Finally, a president willing to address the economic anxiety of the white working class:
On Friday, President Donald Trump used his favorite public platform to hint at a policy change that his administration has been weighing for at least a year: using presidential power to unilaterally lower taxes for investors.
On Twitter, Trump linked to an op-ed by Sen. Ted Cruz and veteran anti-tax crusader Grover Norquist calling on the administration to index capital gains to inflation. Currently, they explain, if you bought a share of stock in 1998 for $30 and sold it this year for $40, that would count as $10 in long-term capital gains for federal tax purposes. But adjusted for inflation, $30 in 1998 is about $46.79 now, so you’d be paying taxes on an investment that, adjusted for inflation, lost money.
That’s the basics of the case in favor of the change: taxing inflation is, proponents of the shift argue, unfair, and hurts the economy by discouraging investment. The case against indexing to inflation is much simpler: This is a change that would overwhelmingly benefit the richest Americans, who own an overwhelming share of the stocks, real estate, and other capital whose sales would be affected. One estimate finds that 86.1 percent of the benefit would go to the richest 1 percent.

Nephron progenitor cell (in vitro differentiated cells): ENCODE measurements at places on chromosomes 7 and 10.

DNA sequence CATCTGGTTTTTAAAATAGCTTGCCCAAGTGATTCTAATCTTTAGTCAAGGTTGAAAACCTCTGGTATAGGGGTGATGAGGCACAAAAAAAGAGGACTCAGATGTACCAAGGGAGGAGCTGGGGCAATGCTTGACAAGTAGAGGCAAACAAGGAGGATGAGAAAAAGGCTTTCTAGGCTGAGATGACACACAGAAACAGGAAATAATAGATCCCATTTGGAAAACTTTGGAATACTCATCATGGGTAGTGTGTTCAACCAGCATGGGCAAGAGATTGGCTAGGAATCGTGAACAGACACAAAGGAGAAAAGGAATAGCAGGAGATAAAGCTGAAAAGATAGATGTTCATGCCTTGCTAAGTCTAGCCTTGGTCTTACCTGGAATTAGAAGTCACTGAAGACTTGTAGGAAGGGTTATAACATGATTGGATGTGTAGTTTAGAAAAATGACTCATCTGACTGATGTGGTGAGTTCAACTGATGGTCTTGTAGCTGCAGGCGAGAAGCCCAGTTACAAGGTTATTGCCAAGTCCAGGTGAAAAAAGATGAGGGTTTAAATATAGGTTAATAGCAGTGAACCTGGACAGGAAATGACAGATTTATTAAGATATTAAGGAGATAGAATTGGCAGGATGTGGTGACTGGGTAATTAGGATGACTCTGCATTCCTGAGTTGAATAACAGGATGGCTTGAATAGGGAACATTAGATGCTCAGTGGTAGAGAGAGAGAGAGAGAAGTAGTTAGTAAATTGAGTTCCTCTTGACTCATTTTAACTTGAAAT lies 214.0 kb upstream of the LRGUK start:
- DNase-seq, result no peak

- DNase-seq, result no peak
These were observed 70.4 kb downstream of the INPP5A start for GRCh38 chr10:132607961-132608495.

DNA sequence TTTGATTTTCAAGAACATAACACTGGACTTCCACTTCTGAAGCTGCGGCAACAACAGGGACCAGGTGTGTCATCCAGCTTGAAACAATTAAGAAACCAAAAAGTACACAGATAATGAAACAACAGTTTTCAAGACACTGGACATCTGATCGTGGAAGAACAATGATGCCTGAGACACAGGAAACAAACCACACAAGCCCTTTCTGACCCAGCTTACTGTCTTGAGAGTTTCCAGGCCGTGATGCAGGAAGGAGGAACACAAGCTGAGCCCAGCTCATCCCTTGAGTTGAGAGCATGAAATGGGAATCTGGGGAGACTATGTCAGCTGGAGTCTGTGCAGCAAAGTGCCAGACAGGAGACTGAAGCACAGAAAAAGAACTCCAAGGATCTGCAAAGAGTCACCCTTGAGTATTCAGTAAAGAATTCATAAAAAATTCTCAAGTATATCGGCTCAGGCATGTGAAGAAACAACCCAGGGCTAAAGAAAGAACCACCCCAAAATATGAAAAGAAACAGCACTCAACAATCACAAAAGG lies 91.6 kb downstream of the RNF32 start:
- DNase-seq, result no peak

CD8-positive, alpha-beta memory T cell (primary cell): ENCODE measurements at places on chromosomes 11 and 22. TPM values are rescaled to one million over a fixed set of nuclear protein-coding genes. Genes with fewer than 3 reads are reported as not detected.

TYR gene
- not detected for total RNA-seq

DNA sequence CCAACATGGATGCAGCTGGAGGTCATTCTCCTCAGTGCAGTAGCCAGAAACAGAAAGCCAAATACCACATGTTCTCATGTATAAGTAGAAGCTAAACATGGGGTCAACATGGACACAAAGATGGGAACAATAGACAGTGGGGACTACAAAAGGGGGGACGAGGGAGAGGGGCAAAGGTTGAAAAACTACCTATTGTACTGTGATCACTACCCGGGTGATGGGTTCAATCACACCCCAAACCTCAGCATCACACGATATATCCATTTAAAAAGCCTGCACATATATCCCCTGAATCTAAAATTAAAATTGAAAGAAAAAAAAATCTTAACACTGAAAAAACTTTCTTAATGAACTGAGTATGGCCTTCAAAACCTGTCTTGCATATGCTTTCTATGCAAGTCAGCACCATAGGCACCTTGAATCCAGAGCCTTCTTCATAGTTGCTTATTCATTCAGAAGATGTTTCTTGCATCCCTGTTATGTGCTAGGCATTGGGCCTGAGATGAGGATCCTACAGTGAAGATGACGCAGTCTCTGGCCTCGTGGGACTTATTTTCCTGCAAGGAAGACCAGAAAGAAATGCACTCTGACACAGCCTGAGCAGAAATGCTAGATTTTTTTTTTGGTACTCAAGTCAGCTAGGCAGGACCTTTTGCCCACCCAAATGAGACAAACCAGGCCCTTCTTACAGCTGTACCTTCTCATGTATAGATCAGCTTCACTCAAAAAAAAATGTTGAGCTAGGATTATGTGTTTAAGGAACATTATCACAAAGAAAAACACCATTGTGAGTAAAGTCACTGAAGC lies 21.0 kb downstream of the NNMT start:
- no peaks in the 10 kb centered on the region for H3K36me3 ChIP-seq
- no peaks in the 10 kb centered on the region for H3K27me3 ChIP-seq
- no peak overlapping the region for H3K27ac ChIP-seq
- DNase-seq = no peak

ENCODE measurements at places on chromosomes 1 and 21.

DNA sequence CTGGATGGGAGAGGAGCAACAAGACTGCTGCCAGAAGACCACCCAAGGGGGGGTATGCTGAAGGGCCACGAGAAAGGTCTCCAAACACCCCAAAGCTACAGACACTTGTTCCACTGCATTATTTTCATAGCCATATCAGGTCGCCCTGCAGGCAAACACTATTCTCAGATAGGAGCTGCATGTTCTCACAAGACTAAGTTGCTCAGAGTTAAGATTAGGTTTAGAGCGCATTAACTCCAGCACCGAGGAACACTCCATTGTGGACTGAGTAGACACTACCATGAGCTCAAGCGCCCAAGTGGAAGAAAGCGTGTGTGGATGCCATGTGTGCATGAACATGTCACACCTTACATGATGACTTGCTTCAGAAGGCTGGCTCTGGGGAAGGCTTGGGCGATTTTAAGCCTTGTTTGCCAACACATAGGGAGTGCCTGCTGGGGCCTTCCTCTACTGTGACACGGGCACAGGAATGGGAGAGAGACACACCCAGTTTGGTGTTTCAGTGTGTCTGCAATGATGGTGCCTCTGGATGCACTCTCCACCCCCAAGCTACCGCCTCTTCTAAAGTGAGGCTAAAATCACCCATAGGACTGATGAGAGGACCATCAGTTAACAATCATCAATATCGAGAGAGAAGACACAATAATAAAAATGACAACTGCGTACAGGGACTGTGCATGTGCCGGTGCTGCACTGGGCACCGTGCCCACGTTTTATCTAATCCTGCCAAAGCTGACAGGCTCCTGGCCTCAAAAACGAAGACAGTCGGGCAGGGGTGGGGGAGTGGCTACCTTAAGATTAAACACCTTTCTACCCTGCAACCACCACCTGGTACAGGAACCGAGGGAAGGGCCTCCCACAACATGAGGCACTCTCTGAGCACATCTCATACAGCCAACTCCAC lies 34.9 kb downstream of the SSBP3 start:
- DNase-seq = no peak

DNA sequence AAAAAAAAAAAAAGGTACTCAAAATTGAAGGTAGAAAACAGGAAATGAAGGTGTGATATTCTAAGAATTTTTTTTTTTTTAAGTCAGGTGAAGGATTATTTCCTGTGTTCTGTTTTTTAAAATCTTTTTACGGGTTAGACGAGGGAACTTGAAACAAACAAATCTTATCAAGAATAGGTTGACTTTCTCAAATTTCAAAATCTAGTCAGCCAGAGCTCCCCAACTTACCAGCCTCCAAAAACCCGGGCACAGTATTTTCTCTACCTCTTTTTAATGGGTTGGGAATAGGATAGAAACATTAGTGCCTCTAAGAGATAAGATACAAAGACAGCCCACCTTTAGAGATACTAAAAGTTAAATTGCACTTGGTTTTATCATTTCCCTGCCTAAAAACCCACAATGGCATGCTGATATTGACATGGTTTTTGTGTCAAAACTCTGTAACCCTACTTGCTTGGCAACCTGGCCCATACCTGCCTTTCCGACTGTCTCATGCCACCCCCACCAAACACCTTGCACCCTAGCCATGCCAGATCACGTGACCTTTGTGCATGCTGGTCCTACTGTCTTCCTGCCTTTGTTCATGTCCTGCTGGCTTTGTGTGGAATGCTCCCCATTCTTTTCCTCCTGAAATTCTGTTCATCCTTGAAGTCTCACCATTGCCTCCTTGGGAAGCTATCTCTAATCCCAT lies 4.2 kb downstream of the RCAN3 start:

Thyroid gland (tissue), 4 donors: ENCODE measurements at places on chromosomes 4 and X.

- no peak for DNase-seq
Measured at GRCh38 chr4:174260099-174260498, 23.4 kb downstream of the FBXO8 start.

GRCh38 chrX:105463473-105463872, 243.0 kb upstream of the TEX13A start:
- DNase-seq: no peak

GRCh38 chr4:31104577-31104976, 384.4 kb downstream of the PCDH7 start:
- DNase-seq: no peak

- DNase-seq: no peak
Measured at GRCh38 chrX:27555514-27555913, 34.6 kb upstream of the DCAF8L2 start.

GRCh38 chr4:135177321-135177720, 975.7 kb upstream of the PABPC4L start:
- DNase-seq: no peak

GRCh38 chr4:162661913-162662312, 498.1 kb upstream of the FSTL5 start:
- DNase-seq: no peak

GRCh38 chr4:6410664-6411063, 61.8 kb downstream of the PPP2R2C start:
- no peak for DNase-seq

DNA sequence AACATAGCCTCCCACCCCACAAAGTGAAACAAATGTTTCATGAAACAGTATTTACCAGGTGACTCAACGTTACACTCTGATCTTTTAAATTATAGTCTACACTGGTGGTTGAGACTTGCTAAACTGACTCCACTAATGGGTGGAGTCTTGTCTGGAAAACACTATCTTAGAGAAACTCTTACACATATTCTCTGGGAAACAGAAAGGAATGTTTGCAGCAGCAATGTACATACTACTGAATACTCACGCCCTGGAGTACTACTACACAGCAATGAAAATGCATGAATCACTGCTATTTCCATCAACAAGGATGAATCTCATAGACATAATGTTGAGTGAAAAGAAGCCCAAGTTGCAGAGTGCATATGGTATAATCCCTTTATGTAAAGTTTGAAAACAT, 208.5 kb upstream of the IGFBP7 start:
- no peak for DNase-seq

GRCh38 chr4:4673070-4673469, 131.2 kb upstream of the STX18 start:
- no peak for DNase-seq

More concerning still, some legal scholars believe that executing this change through the executive branch is illegal, and that congressional action would be necessary to do this — action that, with Democrats in control of the House, will probably never come.
But the Trump administration’s signature plan to lift them — a multibillion-dollar tax break that is supposed to help low-income areas — has fueled a wave of developments financed by and built for the wealthiest Americans.
Among the early beneficiaries of the tax incentive are billionaire financiers like Leon Cooperman and business magnates like Sidney Kohl — and Mr. Trump’s family members and advisers.
Former Gov. Chris Christie of New Jersey; Richard LeFrak, a New York real estate titan who is close to the president; Anthony Scaramucci, a former White House aide who recently had a falling out with Mr. Trump; and the family of Jared Kushner, Mr. Trump’s son-in-law and senior adviser, all are looking to profit from what is shaping up to be a once-in-a-generation bonanza for elite investors.
Many of the projects that will enjoy special tax status were underway long before the opportunity-zone provision was enacted. Financial institutions are boasting about the tax savings that await those who invest in real estate in affluent neighborhoods.
I’m not sure how many more of these blows the neoliberal Establishment can take, frankly.